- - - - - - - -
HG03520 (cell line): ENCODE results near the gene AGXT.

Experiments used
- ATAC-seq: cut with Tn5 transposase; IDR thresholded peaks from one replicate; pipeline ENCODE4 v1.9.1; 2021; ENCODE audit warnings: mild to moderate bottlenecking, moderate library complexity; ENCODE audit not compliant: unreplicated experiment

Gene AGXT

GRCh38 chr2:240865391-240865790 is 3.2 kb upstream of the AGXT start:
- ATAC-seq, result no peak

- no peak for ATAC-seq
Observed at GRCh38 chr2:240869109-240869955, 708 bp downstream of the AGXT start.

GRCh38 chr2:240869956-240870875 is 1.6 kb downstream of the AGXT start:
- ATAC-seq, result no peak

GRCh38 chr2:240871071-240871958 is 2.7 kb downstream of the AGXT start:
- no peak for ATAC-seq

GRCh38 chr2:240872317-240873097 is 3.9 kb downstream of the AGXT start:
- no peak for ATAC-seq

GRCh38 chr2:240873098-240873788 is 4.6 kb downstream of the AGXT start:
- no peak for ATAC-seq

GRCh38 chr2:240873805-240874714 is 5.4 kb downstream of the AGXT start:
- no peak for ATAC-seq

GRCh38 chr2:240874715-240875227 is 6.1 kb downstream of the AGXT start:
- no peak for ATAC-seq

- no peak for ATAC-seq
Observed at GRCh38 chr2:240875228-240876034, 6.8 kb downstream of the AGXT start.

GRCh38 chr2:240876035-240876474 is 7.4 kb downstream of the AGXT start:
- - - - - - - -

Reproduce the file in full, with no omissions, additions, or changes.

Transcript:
HG03520 (cell line): ENCODE results near the gene AGXT.

Experiments used
- ATAC-seq: cut with Tn5 transposase; IDR thresholded peaks from one replicate; pipeline ENCODE4 v1.9.1; 2021; ENCODE audit warnings: mild to moderate bottlenecking, moderate library complexity; ENCODE audit not compliant: unreplicated experiment

Gene AGXT

GRCh38 chr2:240865391-240865790 is 3.2 kb upstream of the AGXT start:
- ATAC-seq, result no peak

- no peak for ATAC-seq
Observed at GRCh38 chr2:240869109-240869955, 708 bp downstream of the AGXT start.

GRCh38 chr2:240869956-240870875 is 1.6 kb downstream of the AGXT start:
- ATAC-seq, result no peak

GRCh38 chr2:240871071-240871958 is 2.7 kb downstream of the AGXT start:
- no peak for ATAC-seq

GRCh38 chr2:240872317-240873097 is 3.9 kb downstream of the AGXT start:
- no peak for ATAC-seq

GRCh38 chr2:240873098-240873788 is 4.6 kb downstream of the AGXT start:
- no peak for ATAC-seq

GRCh38 chr2:240873805-240874714 is 5.4 kb downstream of the AGXT start:
- no peak for ATAC-seq

GRCh38 chr2:240874715-240875227 is 6.1 kb downstream of the AGXT start:
- no peak for ATAC-seq

- no peak for ATAC-seq
Observed at GRCh38 chr2:240875228-240876034, 6.8 kb downstream of the AGXT start.

GRCh38 chr2:240876035-240876474 is 7.4 kb downstream of the AGXT start: